1. Your post made me grin, but it also made me so grateful for Tokyo. Trains are 99,999% reliable, and services are only disrupted by suicides or very bad weather. You don't have to worry when you get lost or stranded - doesn't matter when or where - because chances are 99,999% that nothing will happen to you.

    I often wish I could have a tripod, but always decide against it. Mobility is my nr 1 requirement. :)

    PS: Nice shot!

  2. Ru-san,
    I totally agree, while I lived in Tokyo way back in my college years, I can remember only one instance when the train schedule was disrupted. yes, the typhoon had landed in middle of Tokyo. Also, I used to take the last train out of Ikebukuro at 12:11am and never worried about my safety.

    Tripod and street photography never goes well...


  3. Hello, N Buckles.

      Lovely your works, full of joy.

      Thank you World-wide LOVE, and your Support.

      The prayer for all peace.
      I wish You all the best.

    Have a good weekend. From Japan, ruma ❃

  4. Ruma-san,
    Thank you so much for visiting today.

  5. Walls, news boxes and all sort of things have saved me while traveling with out my tripod, great shot!

  6. Stunning photo! And I'm with you on the tripod thing -- but sometimes it's a necessary evil. :)

  7. It can be scary in a large city not knowing where you are. You were wise to get in a cab and be safely taken to your hotel. Great photo.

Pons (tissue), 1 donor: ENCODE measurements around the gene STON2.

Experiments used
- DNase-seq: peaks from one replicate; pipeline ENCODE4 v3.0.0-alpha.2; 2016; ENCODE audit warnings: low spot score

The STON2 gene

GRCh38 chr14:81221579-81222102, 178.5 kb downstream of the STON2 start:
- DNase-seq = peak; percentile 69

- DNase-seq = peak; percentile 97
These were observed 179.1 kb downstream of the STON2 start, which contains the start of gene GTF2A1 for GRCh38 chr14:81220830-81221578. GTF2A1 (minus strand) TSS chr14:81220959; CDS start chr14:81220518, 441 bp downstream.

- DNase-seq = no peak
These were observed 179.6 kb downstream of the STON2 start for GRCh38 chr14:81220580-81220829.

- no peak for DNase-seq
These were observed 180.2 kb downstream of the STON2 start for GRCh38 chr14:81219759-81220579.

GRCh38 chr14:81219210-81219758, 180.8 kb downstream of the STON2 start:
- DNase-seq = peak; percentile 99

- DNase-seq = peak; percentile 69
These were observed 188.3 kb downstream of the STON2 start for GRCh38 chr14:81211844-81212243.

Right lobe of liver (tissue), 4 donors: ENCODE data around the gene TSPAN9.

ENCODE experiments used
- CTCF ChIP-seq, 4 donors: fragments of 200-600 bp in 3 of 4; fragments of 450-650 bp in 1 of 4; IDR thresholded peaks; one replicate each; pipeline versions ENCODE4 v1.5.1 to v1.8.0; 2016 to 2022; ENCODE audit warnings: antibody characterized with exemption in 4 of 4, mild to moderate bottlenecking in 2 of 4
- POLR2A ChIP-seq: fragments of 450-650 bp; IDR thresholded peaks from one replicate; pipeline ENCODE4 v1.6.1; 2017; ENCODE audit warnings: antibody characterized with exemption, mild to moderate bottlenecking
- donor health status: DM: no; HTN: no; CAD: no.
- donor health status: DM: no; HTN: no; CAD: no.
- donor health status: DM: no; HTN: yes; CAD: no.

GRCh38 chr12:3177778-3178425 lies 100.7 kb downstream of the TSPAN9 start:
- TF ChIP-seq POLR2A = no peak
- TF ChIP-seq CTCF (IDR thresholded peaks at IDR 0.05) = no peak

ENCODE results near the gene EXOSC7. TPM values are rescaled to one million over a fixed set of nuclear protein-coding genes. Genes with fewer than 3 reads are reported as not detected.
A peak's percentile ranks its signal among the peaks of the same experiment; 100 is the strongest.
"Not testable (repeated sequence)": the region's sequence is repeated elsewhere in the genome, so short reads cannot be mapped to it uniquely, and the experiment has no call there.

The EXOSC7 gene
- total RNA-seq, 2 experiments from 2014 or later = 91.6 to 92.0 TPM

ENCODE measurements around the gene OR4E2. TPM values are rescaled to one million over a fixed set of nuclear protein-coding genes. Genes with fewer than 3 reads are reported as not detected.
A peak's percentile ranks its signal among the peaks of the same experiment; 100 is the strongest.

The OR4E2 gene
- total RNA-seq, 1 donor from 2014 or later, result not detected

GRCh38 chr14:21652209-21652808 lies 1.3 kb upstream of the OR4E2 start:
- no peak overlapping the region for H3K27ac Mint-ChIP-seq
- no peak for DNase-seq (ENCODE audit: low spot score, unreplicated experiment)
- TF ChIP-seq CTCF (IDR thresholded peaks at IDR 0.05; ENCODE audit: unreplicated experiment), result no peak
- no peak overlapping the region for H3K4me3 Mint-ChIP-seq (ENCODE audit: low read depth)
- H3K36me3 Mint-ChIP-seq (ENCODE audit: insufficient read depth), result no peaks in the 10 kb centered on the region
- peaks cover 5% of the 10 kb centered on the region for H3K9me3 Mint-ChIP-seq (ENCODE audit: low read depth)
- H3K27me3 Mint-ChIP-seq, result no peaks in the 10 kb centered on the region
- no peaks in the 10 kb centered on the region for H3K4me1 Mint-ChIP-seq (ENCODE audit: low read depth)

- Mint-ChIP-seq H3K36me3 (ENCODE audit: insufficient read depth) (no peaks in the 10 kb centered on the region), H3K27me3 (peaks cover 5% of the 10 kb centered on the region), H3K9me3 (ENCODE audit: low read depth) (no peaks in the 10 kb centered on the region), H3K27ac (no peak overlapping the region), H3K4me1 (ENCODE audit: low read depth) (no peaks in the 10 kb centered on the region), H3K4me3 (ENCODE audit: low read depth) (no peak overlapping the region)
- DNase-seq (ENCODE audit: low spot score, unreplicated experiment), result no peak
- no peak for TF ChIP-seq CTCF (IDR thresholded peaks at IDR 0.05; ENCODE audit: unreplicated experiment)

8. Hi There! I love the electric blue colors against the red. Such unexpected colors in the night!

  9. Oh, I can relate to that sinking feeling of being stranded in unknown territory, and I am so glad you got out of there safely!

    The picture was worth it, though, it will be the image that appears in my mind if I hear someone mention the London Eye.

  10. Replies
    1. Thank you for stopping by and leaving me a comment. I hope to see you again soon.

  11. What a beautiful shot! Glad you made it through the unexpected with the London Tube.

  12. That is quite the adventure! Glad you found a way back to your hotel. That can be especially scary when visiting a new city.

    1. Thank you for visiting today. I think if this had happened in my city I would have been more calm and rational.. maybe..

  13. Thank you Ruth. I hope to see you back again..

  14. Great shot! I agree about tripods... actually I was looking at new light weight tripods at the camera store yesterday... didn't buy a new one. Sigh... mine is heavy and built like a tank! Thanks for sharing on WTS this week!

  15. Oh, your story not to mention that amazing photo, had me smiling and nodding my head and sympathizing! I remember insane nights stuck between stations and then being kicked out of the tube. What a system! So glad you found your way back. I'm in London now and this post made me want to go out and see the London Eye again (used to be old stomping grounds:), preferably via walking!

  16. Oh my goodness, so this happens often? how does Londoners cope with this? To me no matter how terrible this experience was I would go back to London in a heart beat... I am so happy that you like the photo... Noriko

  17. I do that also NB, the old camera on a post trick :) you got a super shot but gee you had a bit of a scary time getting back to your are so brave going out there alone in the first place :)